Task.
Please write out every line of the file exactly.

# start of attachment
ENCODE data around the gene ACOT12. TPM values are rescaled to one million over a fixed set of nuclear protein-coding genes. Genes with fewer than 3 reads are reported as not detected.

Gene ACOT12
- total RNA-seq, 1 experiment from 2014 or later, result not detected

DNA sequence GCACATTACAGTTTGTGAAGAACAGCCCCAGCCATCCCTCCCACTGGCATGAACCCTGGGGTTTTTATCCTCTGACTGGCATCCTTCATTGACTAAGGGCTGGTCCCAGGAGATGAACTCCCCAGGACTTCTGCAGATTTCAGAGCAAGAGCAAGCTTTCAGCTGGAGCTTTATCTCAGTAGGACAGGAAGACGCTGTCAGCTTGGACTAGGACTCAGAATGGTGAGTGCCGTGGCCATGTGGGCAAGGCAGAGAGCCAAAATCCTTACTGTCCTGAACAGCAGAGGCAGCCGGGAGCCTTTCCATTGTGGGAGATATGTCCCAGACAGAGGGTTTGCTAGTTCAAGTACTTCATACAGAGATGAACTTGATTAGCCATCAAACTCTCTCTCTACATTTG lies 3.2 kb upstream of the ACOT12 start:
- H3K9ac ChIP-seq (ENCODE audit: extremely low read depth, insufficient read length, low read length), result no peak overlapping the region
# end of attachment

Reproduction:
ENCODE data around the gene ACOT12. TPM values are rescaled to one million over a fixed set of nuclear protein-coding genes. Genes with fewer than 3 reads are reported as not detected.

Gene ACOT12
- total RNA-seq, 1 experiment from 2014 or later, result not detected

DNA sequence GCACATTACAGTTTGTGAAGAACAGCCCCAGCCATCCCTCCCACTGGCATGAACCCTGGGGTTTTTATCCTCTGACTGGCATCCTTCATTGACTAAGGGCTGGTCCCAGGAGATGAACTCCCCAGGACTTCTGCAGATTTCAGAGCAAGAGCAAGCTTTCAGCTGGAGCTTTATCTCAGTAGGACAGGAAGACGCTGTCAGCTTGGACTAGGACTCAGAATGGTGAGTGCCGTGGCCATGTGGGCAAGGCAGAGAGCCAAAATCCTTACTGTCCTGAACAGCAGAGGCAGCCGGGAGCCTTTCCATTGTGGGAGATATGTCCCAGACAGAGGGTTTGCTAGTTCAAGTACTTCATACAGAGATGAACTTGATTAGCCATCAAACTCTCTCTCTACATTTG lies 3.2 kb upstream of the ACOT12 start:
- H3K9ac ChIP-seq (ENCODE audit: extremely low read depth, insufficient read length, low read length), result no peak overlapping the region